Only fifty years ago we lived very differently in the Netherlands. We ate fruit and vegetables that were not drowned in pesticides, we worked fewer hours, and spending time with family was valued a lot more. We ate less meat – it was a luxury. In Europe, the consumption of animal products has increased by 50 percent in the last fifty years. We do not have to go back to medieval times, but we have overshot our consumption behavior greatly. Downshifting is necessary; it might hurt a little but not nearly as much as most people think. In fact, I think it will be a relief for many people.
Image of the Peel Nature Villages initiative. Tiny Houses in new nature, so small and so few that you need a magnifying glass to find them.
Then there are the protesters who say “stay off agricultural land, leave the farmers alone”, et cetera. We have designated a very large part of the space in our country for agricultural use. And as PvdD also says, a lot of it is destined for export. If we start to eat less meat, start to see meat more as a luxury and not as a right, and abandon the idea that we must provide the whole world with bacon, then much less space is needed for growing animal feed and keeping animals in appalling conditions. This will create room for a combination of housing and healthy, nature-friendly food production. There will also be plenty of room for small-scale organic agriculture and horticulture, which is according to the UN the only way to provide us with sufficient quality food in the future.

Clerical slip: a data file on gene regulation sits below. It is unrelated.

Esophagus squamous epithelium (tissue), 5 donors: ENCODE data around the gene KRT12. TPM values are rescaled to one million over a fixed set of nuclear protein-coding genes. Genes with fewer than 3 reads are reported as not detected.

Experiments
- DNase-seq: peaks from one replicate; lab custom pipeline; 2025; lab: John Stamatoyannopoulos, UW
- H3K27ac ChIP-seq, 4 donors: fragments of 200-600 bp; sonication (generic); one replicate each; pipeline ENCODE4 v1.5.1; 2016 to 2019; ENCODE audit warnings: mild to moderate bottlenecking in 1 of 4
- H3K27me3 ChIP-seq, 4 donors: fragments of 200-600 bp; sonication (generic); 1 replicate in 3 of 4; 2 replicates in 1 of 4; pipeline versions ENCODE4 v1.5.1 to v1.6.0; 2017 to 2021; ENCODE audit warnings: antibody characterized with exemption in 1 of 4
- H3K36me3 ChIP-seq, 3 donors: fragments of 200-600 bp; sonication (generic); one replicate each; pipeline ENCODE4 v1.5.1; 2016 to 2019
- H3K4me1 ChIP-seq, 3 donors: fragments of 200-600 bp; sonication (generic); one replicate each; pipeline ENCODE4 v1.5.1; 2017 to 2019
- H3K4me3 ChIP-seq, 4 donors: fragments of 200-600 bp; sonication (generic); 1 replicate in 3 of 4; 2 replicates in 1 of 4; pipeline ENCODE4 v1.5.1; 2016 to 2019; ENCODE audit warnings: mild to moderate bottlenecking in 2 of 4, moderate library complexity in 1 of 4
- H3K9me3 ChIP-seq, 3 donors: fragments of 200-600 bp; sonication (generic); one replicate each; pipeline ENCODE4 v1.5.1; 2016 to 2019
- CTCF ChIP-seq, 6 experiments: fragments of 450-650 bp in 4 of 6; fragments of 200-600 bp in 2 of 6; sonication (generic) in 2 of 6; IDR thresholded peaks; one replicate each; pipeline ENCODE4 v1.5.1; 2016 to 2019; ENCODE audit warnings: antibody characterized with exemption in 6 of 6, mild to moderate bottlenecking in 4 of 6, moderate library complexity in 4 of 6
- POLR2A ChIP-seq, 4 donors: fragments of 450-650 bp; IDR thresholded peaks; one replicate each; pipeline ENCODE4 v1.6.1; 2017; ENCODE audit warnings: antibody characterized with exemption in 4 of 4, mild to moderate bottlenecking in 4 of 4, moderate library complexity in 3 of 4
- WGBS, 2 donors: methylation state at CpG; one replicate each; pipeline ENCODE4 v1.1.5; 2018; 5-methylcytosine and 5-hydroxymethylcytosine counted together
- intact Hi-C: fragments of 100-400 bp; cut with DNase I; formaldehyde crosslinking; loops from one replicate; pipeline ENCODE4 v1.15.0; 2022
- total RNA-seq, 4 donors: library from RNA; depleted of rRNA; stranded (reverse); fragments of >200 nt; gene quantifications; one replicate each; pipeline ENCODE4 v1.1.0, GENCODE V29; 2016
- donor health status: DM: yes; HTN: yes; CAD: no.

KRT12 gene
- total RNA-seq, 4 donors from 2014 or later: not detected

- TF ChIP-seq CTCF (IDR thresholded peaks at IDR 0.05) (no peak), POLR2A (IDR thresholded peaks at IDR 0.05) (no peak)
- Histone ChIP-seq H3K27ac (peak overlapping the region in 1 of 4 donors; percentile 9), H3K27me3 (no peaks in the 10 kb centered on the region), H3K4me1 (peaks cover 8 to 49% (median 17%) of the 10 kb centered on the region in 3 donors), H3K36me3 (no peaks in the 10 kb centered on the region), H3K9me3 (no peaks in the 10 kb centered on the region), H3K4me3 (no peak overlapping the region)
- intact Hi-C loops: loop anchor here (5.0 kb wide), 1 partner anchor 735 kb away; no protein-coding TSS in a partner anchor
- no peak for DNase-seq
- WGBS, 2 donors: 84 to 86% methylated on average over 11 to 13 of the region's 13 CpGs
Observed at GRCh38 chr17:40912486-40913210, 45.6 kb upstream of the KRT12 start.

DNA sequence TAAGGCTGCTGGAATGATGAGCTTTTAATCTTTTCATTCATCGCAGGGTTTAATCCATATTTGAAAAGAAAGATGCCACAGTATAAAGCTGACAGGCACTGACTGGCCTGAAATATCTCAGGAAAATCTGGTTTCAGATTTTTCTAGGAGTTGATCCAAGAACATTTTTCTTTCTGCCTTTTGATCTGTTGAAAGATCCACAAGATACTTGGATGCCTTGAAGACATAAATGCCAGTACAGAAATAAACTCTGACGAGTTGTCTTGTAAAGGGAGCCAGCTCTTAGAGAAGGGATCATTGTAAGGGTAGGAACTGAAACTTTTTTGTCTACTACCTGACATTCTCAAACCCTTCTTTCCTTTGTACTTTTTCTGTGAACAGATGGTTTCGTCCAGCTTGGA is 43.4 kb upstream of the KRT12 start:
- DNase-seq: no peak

A residential function can very well support the creation and management of (new) nature and food production sites. For example, take a look at the small living and new forest test lab and the initiative Peel Nature Villages initiative. The residents of small ecologically responsible houses can help farmers with the transition to nature-inclusive business operations. Help by providing them with additional income through the rental of the house or just the lot, as well as helping hands-on in the business. Tiny House community projects can create food forests. So many wonderful win-win function combinations have already been devised. Initiators are desperate for space to implement these plans. Of course, you shouldn’t want to build everywhere, and you should also come up with good frameworks. But you can. For real.